Our panel of experts discusses the problems of claims management and litigation, and alternative methods of settling disputes


  • Chair: Elliot Lane, deputy editor Insurance Times
  • Alan Jacobs, partner and head of insurance division (Birmingham) DLA
  • Daniel Pollick, IT director, DLA
  • David Williams, claims director, AXA Insurance
  • Dominic Clayden, director of technical claims services, Norwich Union
  • Angus Tucker, director of business insurance consulting, Deloitte
  • Stuart Willoughby, claims director, Markel International
  • Max Carruthers, joint chief executive, Rubicon
  • Richard Mikula, managing director, Topaz Insurance Brokers
  • Cherry Marshall, quality project manager, AXA Assistance claims centre
  • Michael Faulkner, senior features reporter Insurance Times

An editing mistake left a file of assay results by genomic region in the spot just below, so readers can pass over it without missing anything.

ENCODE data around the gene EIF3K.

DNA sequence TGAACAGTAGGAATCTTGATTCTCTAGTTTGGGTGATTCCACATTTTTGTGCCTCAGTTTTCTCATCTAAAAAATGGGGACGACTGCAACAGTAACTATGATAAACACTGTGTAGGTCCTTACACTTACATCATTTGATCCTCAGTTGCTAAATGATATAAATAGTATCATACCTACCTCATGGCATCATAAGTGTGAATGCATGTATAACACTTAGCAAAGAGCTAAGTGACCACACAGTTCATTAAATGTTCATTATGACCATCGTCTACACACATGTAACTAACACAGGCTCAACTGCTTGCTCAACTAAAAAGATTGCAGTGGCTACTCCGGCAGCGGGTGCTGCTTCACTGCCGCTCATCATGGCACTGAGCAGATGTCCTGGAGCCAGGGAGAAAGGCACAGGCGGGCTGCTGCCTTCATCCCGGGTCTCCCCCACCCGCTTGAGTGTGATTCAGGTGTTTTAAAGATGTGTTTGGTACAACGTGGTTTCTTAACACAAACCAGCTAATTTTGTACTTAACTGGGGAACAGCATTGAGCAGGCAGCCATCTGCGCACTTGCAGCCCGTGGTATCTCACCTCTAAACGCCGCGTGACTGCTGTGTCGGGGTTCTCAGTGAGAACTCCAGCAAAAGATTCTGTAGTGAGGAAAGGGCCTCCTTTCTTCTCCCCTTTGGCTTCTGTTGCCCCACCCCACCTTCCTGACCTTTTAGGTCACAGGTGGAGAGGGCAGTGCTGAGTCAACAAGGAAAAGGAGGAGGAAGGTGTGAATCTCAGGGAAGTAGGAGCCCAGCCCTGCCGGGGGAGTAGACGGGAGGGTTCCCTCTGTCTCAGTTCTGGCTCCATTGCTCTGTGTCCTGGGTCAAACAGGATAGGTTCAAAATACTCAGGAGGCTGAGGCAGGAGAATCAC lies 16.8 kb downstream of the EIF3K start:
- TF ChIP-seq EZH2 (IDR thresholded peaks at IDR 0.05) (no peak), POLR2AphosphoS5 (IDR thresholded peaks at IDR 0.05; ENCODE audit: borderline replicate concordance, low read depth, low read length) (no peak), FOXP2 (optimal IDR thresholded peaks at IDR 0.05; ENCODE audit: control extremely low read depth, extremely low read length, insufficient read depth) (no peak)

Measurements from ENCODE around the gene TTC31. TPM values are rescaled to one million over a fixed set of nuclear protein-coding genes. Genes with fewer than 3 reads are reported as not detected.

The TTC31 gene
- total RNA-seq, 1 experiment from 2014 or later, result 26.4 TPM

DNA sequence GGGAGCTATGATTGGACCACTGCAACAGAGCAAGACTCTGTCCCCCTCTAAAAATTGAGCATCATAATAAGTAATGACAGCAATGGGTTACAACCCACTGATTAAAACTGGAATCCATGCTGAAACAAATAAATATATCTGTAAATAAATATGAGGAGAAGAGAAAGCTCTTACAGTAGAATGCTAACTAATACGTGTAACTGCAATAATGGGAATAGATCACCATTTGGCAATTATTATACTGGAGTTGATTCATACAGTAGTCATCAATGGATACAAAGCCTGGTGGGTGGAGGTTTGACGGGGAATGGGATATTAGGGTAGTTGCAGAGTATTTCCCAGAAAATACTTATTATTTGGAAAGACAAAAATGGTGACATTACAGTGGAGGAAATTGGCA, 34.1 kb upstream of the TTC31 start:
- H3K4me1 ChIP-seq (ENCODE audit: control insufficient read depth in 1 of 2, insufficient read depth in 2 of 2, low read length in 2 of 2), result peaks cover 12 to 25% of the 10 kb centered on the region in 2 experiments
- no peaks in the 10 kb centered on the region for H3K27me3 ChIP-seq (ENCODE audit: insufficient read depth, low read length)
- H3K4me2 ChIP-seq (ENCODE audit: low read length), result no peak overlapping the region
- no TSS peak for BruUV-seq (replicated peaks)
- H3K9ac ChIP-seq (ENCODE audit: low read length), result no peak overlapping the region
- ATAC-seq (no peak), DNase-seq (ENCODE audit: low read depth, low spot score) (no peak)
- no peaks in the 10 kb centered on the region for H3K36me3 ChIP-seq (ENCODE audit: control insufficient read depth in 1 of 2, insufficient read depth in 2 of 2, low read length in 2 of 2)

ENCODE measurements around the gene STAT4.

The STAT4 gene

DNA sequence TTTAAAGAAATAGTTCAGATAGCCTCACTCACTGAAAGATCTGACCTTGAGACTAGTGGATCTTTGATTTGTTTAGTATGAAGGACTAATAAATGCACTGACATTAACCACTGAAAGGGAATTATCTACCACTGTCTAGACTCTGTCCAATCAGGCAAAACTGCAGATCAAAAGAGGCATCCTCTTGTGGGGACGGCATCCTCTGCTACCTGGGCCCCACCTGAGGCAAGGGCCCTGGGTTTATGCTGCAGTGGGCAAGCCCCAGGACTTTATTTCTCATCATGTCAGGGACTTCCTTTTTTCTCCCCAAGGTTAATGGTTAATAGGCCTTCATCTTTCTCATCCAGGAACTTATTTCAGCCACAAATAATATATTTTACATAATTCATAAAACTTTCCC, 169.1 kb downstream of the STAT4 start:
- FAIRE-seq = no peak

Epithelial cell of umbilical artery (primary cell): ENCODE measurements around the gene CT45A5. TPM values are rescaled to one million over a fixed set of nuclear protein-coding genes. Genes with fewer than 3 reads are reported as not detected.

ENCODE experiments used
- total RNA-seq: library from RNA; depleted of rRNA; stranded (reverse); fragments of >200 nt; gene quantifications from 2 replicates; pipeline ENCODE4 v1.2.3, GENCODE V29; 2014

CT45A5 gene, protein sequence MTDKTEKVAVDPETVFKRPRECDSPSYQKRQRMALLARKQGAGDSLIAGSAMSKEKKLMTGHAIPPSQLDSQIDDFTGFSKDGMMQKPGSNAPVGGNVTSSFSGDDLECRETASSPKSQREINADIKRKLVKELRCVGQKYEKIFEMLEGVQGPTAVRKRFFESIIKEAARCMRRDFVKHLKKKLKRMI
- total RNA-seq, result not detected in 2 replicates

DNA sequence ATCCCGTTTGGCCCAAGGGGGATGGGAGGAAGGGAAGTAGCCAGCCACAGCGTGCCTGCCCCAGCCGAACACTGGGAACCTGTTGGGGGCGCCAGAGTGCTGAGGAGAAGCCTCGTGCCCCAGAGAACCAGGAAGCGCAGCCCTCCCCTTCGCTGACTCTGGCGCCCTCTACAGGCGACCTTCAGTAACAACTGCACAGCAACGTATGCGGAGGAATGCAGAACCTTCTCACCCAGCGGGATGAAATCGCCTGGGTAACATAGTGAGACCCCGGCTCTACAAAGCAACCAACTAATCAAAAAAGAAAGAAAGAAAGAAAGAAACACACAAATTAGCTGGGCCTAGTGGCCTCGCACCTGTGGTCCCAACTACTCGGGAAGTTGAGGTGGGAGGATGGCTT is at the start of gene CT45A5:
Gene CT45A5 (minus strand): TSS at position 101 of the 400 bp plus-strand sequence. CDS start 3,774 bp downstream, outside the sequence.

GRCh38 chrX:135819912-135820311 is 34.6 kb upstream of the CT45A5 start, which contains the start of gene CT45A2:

• Dominic Clayden: Insurance sits within a social context. There are people who we have to collect premiums from and these claims have to be affordable. We then pay out the vast majority of that money to people who have legitimate claims, and part of what the debate should be is how we can efficiently give people true compensation or true settlement of claims. I think to some degree we've got trapped into considering the process. We're at a point where there does need to be a fundamental re-evaluation of issues, like do solicitors add value in volume personal injury pre-proceedings? These are hugely expensive resources which are draining costs out of our premium pot which we have to collect, and I'm not sure they're adding the value that we think they are.Angus Tucker: Six months ago I had to take a friend of mine into hospital and while I was waiting in outpatients I became aware that all round the wall of the outpatients waiting room that there were loads of leaflets from a local firm of solicitors, which said "Whatever you're here for, somebody caused it, give us a ring and we'll sue them". That's part of the culture that we have to deal with.DC: We've reached a situation, which Angus raises, that when you enter an accident and emergency department there is a lawyer waiting for you. You pull the curtain back and they're standing next to the doctor because it's better to get the witness statement at that point. We need to be honest about what the solicitors are in this for – to make money out of every possible potential claim. We have to query as a society, do we want to live in that environment? But in terms of the insurance context, are they doing anything different from a loss adjuster? It's claims handling, it's not skilled legal work that's being carried out, but it's being charged at a disproportionately high rate. Until recently, and still in most classes of business in insurance, solicitors are paid like plumbers, the more hours they do the more they get paid. What we have is a huge focus on the process, a huge focus on the lawyer's costs, but less focus on the person that has been injured and on resolving his problems. We have reached the point where the lawyers are getting in the way of resolving what we should be doing, which is looking after the claims.Daniel Pollick: What you're saying is that the claims environment at present should move towards rehabilitation?DC: There is an argument for rehab. But in low value claims, most claimants want the issue resolved quickly. Most complaints are based on: "This took 18 months, why wasn't it resolved in two weeks, three weeks. It was a routine whiplash, why has it taken 18 months?" We have to look at the process, both from claimant lawyers who are looking after the claimaints' interest and, indeed, how we as an industry react. Richard Mikula: You find that a lot of these claimants with whiplash, looking at it from the personal motor side, become involved with solicitors and after six months they're then back on the phone, saying: 'Well, look, I don't really want to pursue this any further because it's just going on too long'. They then get a letter from the solicitor saying 'Oh don't worry about that, we're still pushing, we're still fighting'. Then two years down the line they end up with their £1,500 and the solicitor's receives £7,000 because he pushed it all the way through the courts and claims process. So I think if the insurers jumped on the bandwagon a little bit quicker and took over the handling of the claim rather than let the solicitor continue with that claim, it could be settled in a very short period of time.David Williams: The insurance industry has a poor reputation and while we can sit here and think wouldn't it be great if we could cut out a huge amount of the work that claimant solicitors do, I think we're sadly past being able to achieve that. What we have to do is to accept that, unfortunately, there are some people who are always going to add a layer of cost to the compensation, and what we have to find ways of working with them. I have been quite abusive towards the claims farmer community. But now there is a new breed of people who have better weapons – they are media-savvy. More so than we are. We've taken an absolute panning, but now we're going to fight back. RM: We've created this problem over a long period of time. Where claims have been proven to be fraudulent, nothing has been done about it. We've now started to look at prosecuting the people that are producing the fraudulent claims, then the media will get hold of that. Alright, we're going to get negative publicity for so many months, but then it will filter through to the general public 'Well, the insurance companies aren't an easy touch any more'.Alan Jacobs: It's ironic in a way because many claims farmers were just a grouping of claimant lawyers who thought 'well, we've been shown how it can work and we want a bit of that action, but we'll do it ourselves'. Part of the problem is that the claimant side of the business is too diverse to be able to get the kind of agreement and controls that you might want, because there's still going to be the guy on the high street who does a bit of personal injury work. He has maybe 50 cases a year and still relies on ramping up the costs from the low number of costs that he has. Max Carruthers: But how do you move that weary insurer warhorse along at the pace of the other side. These guys, by process of natural evolution and nothing else, are very efficient, very smart, and very entrepreneurial.DP: It's a strategic problem, not a tactical problem. If you get better tactics, stick them all in a shed on a ringroad, pay them less, keep them mean and lean. But all that does is create the arms race on the claimant side. It's more of a strategic problem. Imagine if you could invent a world where the insurer said OK well the claimant lawyers are putting the cards in the casualty departments. How can we fight that? Well what if the industry under the ABI, say, created a collaborative entity that said if you've been injured, come to us and we'll process your claim and we'll try to eliminate the adversarial process entirely.DW: I have some concerns that if we manage to grab all these third parties and settle claims, they would never be finally settled if they didn't have some form of independent advice. That's why I'm saying we have to be more collaborative with these people. MC: At the risk of being contentious, we're finding that the insurer is both pursuing the claim and defending it.Chair: Do you think mediation is a way forward? Insurers and lawyers have been trying to increase the amount of mediation that's been going on, but from what I understand only a very small number of cases have been mediated.DW: No one in this room would say mediation is morally wrong. It just makes sense with what we're talking about. Why can't we find out why it's not succeeding. I have a very bitter view that the claims farmers don't like it whatsoever, because it can bring a rapid solution.AJ: A major problem is that lawyers are trained in the process of litigation . Nowhere are we trained to identify when a case is suitable for mediation. DC: There are a lot of claimant lawyers out there handling volume work whom I'm not sure are capable of discussing settlement. Why? Because they have dumbed down the processes to the point where, unless the IT package drives them down a certain route, they can't actually look at short-circuiting it.There are large personal injury cases which are capable of mediation. They are also capable of a whole range of ADR routes without the formal need for mediation. As an insurance company, you should be meeting the claimant and understanding their injuries and their problems. If it reaches mediation, it's usually going to be a dispute between experts that needs resolving. Chair: Can mediation help in EL cases? Wouldn't it be a better solution?AJ: That's a particular area where potentially there is an ongoing relationship with employer/employee, that can be really quite powerful. The employer can help in a mediation by possibly saying sorry, which I know sounds old and haggard, but in practice it is remarkable how often that can move a case to settlement in a mediation. Another way of helping is to offer part-time work or look for a solution which fits both parties.DW: The DWP second report on EL talks about alternatives to litigation. I hope it's more than just some nice words. If there is a way in which a certain classic type of claim can be directed away from the conventional adversarial route towards something which combines mediation and rehabilitation, then that would be encouraging. But of course there's never any detail in these reports. I'm desperately waiting to see what they're actually talking about.AJ: We're running a campaign with the industry at the moment where we have signed up 15 insurers to produce five cases for mediation over the next year. They have agreed to share the information from those cases so that we can prove the average settlement time in one of these cases and the overall claims spend is lower.DC: In EL, brokers are having to fund significant increases in premium. Are all the rate increases equal across the industry? No, of course there are some which are more specific to risk. That's one of the drivers that technology has given us in an underwriting environment. We are able to identify risks better. But in EL we have this issue that it can't continue in the current projections in terms of cost. There is government pressure, which always helps, but there is a political will to actually address the problems in EL, which are different to what's happening in motor. We haven't had the same political pressure.RM: Yes, but also the clients have now found ways of making that money back. Where you had a small scaffolder, he was priced out the market. He's now joined forces with, say, three or four other small scaffolders, so you now have one company. So you've opened yourself up to more claims by doing that. And you have created a problem rather than solved one. MC: I still think the ATE market has a place in the industry. Insurers can say the government's created this mess in the first place by abolishing legal aid, changing the whole structure and making people more independent. The insurance industry can remedy by putting legal expenses back into play.DW: As technology becomes smarter, it can help a lot of the things we've been talking about. The problem with lie detectors is that they are very threatening. My understanding of the lie detector systems is that they also take a long time - you can't just plug somebody in and get a red or a green light. Cherry Marshall: We have been trialling fraud risk management training and, as you say, the interviewing process. It's been proven that the more open you are with the claimant, they're likely to tell you everything. They lay it bare straight in front of you that it's a clear fraud. The lie detector on the phone - that never works, or it doesn't work as well. But no matter what technology you put in place and what checks you have in place, it's always down to the individual, the training and the skills.DW: If you're somebody who suffered an injury, you are probably more concerned about getting a fair level of compensation quickly than have an inspector from the insurance company come round and visit, particularly when you're looking at EL. Chair: Is outsourcing to India the answer?DW: People are moving things to India without sorting the processes out and that concerns me. You can produce some massive savings by getting a member of staff in to do something because they are so much cheaper, and it staggers me the staff on costs for things in India.